Here are some quick notes on what's covered in this episode.
I get asked lots of questions about tennis rules. And I love to answer them because I know how important knowing the rules can be during your matches. It's hard enough to win in tennis so you don't want to inadvertently give away points just because you don't know the rules.
In this episode of Tennis Quick Tips, I tell you eveything you need to know about hindrances. ITF Rule 26 is the rule on hindrances and it says:
If a player is hindered in playing a point by a deliberate act of the opponent(s), the player shall win the point.
However, the point shall be replayed if a player is hindered in playing the point by either an unintentional act of the opponent(s), or something outside the player's own control (not including a permanent fixture).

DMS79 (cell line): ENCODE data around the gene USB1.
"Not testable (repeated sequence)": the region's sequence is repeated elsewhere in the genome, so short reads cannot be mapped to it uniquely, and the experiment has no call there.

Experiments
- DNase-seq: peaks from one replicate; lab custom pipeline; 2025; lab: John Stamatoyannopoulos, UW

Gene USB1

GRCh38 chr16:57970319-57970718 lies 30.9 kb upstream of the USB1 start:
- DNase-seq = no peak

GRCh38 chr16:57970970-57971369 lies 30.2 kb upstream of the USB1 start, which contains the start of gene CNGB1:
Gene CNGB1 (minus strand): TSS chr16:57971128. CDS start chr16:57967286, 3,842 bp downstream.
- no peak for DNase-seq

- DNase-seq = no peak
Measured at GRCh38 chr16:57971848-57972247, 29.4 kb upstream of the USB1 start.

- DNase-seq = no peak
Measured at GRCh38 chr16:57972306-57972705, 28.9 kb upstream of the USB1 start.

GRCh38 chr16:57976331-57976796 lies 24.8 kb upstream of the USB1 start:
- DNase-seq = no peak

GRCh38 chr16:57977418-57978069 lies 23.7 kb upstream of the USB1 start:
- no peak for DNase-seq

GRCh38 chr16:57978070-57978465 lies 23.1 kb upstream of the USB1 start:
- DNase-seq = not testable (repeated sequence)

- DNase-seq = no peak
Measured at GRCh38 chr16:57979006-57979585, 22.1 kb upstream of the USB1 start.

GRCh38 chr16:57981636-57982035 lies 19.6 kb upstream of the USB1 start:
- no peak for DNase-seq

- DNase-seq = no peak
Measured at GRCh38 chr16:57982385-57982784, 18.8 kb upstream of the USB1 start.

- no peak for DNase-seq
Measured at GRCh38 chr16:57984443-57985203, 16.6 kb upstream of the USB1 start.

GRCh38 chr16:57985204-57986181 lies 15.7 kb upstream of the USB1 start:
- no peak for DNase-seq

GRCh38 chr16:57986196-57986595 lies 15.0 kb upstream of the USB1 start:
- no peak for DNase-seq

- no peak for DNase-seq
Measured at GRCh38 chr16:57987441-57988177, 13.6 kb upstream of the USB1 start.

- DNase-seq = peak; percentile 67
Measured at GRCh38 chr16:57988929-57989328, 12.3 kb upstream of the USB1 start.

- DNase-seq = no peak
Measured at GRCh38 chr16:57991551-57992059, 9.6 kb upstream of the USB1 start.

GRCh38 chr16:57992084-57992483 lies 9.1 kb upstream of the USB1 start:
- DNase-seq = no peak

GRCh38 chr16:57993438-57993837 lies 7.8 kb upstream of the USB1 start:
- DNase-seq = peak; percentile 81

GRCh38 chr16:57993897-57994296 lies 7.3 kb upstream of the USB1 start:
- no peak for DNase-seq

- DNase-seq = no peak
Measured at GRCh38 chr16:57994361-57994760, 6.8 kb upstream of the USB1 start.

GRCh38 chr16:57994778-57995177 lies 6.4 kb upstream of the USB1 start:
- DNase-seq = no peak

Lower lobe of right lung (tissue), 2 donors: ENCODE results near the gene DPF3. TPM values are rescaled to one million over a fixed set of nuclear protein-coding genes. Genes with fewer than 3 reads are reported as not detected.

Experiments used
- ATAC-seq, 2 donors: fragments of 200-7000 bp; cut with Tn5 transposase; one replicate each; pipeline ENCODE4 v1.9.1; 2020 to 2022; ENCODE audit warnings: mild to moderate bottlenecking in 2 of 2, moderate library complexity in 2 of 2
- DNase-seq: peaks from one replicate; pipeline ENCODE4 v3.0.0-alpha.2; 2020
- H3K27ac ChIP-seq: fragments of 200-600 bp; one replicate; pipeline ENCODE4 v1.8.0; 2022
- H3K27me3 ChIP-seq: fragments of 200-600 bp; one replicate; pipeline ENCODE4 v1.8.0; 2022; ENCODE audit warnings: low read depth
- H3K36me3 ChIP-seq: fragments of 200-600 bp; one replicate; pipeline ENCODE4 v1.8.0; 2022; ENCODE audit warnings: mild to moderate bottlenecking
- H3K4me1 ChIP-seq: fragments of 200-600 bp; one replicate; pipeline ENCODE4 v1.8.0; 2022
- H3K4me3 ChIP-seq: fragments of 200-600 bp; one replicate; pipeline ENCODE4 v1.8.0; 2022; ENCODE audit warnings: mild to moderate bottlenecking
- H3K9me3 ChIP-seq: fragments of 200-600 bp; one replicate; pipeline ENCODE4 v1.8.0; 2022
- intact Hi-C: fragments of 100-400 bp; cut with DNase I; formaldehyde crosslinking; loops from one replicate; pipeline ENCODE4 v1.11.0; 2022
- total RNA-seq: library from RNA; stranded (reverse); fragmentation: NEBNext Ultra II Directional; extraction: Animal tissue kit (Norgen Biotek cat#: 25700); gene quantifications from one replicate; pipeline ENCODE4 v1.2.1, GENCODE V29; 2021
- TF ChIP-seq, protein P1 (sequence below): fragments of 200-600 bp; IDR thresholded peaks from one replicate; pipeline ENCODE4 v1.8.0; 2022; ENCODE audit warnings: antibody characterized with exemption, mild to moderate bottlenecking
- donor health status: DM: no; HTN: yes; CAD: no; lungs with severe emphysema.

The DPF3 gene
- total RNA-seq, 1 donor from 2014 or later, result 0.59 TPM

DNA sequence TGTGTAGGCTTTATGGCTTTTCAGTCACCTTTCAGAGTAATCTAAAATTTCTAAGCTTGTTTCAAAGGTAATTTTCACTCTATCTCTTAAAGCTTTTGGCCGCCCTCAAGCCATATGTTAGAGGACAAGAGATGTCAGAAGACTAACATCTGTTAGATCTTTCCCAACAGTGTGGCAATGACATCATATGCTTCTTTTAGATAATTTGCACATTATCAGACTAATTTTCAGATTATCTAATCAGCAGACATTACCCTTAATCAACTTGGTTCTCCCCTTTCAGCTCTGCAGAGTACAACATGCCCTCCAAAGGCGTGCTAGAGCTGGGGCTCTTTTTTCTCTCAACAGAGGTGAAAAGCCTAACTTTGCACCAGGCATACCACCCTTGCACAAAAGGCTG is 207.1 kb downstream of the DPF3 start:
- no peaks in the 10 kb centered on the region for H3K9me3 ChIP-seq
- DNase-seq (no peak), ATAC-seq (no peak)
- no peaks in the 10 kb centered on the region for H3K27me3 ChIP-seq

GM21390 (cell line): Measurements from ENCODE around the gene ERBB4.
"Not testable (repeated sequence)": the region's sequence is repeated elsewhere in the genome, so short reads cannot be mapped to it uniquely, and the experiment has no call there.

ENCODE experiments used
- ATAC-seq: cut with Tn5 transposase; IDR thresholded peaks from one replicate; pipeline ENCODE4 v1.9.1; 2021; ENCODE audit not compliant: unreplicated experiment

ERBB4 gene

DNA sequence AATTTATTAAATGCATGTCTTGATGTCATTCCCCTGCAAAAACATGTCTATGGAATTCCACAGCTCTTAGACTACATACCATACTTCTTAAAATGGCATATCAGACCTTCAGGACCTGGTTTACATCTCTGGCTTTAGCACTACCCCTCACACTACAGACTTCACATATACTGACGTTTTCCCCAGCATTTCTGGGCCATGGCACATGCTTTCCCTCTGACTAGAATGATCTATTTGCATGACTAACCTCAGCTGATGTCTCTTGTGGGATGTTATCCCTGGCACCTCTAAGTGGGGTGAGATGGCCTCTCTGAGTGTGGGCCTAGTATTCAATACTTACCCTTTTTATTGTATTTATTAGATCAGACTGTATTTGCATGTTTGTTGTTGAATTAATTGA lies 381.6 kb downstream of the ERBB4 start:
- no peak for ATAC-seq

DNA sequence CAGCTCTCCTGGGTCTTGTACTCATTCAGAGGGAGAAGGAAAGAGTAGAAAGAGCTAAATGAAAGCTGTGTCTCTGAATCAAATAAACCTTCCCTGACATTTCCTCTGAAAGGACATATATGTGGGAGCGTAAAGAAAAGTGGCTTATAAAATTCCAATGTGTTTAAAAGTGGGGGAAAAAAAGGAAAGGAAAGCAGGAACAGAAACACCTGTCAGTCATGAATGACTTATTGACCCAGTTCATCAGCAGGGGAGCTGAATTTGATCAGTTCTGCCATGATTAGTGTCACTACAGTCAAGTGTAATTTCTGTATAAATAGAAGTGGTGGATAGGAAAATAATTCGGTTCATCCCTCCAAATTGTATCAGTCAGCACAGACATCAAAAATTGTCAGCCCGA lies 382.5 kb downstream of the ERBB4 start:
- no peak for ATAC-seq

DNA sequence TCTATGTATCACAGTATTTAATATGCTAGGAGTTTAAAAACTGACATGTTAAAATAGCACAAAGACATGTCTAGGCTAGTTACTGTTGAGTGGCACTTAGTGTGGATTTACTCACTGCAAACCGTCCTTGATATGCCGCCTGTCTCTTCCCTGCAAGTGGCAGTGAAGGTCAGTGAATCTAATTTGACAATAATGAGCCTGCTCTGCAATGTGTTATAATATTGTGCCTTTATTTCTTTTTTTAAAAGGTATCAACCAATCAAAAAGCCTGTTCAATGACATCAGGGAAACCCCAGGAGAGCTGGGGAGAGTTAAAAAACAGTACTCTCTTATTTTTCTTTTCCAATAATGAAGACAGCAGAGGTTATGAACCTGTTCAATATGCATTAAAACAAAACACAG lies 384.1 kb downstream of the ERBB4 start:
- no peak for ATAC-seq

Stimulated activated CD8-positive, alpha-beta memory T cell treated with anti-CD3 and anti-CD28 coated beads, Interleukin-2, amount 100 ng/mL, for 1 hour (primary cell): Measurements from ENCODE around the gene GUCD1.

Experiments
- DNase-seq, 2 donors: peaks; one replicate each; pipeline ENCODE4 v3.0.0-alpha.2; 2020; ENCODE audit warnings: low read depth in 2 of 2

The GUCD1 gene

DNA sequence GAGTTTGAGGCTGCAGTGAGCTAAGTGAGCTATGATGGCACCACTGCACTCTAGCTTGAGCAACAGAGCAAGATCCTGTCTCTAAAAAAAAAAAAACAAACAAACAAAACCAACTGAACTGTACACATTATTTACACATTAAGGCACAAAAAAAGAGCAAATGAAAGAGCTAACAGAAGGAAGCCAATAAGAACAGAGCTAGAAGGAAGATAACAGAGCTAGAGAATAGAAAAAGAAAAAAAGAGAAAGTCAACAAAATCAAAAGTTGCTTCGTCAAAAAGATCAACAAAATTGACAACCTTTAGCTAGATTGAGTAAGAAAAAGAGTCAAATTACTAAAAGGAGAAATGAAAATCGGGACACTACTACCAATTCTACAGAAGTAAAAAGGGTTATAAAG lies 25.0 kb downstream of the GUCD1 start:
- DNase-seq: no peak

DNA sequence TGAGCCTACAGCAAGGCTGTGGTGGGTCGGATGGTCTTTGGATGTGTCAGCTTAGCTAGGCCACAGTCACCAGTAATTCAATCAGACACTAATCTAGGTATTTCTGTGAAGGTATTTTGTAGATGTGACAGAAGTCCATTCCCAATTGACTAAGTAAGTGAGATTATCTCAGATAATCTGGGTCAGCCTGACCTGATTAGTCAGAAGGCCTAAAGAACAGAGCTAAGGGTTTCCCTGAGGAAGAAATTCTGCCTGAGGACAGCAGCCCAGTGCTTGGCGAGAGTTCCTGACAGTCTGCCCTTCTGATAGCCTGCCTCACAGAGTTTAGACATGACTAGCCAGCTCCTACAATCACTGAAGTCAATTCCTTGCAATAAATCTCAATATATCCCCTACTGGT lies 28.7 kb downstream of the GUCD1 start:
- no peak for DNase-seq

To determine if and how this rule applies you need to know (1) was the player hindered, and (2) was the hindrance intentional or unintentional. I'll tell you how to determine those things and give you some great examples of the different types of hindrances.
I also talk about talking during a point which may, in some cases, be considered a hindrance. We'll put this in the context of Paragraphs 33 and 34 of the Code which state:
33. Claiming a hindrance. A player who claims a hindrance must stop play as soon as possible.
34. Taking when a ball is in play.
- Singles players should not talk during points.
- Talking between doubles partners when the ball is moving toward them is allowed.
- Doubles players should not talk when the ball is moving toward their opponent's court.
- When talking interferes with an opponent's ability to play a ball, it is a hindrance.
You'll also hear about some real world experiences I've had with hindrances – including the time I received a “warning” from my opponent because my hat blew off.
Have you had someone call a hindrance on you lately? How’d that go? Let me know about your hindrances and your other “weird” tennis rule questions!
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